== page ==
While I struggled to find a response, Francois’ strength gathered and he continued. “It is true that at times over the years I imagined what the geometries would look like if we displayed the nine slots in two dimensional space, including the 3×3 grid you imagined, but other arrangements as well.”

With this he scratched some figures into the dirt floor:

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“I also envisioned some three dimensional and even four dimensional arrangements. Some of the patterns the Nines draws into these arbitrary arrangements are quite beautiful.”

Now that he was invigorated enough to unsteadily stand, I learned that he was a man of considerable height. “Indeed,” he said from above me, “I did not think we were ‘playing’ a game at all.”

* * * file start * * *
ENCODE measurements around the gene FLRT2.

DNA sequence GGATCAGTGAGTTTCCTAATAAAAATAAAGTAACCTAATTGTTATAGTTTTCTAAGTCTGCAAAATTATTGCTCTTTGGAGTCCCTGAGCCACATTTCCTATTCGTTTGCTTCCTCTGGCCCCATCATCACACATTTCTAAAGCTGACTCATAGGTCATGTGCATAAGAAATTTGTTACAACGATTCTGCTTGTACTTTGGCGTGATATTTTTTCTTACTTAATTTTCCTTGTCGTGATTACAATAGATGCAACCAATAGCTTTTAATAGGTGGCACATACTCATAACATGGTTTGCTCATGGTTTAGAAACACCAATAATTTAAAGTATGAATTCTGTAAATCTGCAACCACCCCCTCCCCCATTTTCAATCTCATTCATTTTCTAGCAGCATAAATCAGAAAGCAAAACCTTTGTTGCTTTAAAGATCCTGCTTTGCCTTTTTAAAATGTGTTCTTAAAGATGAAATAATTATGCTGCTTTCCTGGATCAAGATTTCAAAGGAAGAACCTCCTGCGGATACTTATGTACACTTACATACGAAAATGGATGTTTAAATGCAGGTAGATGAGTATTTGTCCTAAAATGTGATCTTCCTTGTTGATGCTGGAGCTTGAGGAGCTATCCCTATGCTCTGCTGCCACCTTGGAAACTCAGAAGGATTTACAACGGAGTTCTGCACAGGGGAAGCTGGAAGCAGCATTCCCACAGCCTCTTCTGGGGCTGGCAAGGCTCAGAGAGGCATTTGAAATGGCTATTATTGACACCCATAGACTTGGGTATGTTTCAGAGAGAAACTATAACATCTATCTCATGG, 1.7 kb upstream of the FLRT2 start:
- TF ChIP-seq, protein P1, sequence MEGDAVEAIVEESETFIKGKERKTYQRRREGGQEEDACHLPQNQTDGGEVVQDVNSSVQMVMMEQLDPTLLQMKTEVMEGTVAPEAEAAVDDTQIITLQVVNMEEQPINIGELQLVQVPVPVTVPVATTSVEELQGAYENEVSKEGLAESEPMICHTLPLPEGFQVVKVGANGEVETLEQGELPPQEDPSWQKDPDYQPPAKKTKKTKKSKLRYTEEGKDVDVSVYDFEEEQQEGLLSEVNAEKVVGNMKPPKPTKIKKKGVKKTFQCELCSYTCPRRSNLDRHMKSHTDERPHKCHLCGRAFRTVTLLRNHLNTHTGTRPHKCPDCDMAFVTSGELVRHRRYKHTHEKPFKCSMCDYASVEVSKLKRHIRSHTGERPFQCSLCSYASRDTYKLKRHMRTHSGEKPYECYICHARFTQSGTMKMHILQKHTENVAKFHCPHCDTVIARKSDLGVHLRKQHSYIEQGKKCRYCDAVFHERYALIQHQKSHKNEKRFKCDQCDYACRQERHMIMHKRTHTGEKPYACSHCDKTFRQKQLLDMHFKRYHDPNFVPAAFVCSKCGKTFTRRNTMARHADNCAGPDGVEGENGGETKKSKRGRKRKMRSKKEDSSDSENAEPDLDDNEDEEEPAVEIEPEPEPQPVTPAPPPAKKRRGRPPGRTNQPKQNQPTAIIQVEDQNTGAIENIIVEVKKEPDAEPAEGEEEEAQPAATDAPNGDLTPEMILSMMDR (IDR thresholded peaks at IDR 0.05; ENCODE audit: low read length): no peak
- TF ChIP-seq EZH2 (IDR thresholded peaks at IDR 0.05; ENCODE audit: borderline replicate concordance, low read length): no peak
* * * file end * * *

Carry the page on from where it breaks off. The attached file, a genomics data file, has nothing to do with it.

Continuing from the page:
“Surely you understood that the game play ended when one of us won,” said I.

“I am greatly distressed to learn that for those many years in which Nines was the nourishing wellspring of our deep friendship, you thought we were competing with one another.”

“But …”

“I thought we were engaged in an aesthetic pursuit, like two musicians playing back and forth until the melody was complete.”


But Francois was too overwhelmed to let me talk. “Playing Nines with you became my life. It let me enter a meditative state in which the patterns were music composed with the dear friend I never met. But now I learn you were out to win, to beat me, to vanquish the only person you could communicate with. I am devastated.”

A silence rose between us, a wall I feared I would never be able to scale.

At last I spoke.

“Then I guess you won’t be needing this,” I said, showing him the TicTacToe app on the mobile phone I’d brought for him.

“Never!” he said.

And then more feebly, “Does it come with Netflix?”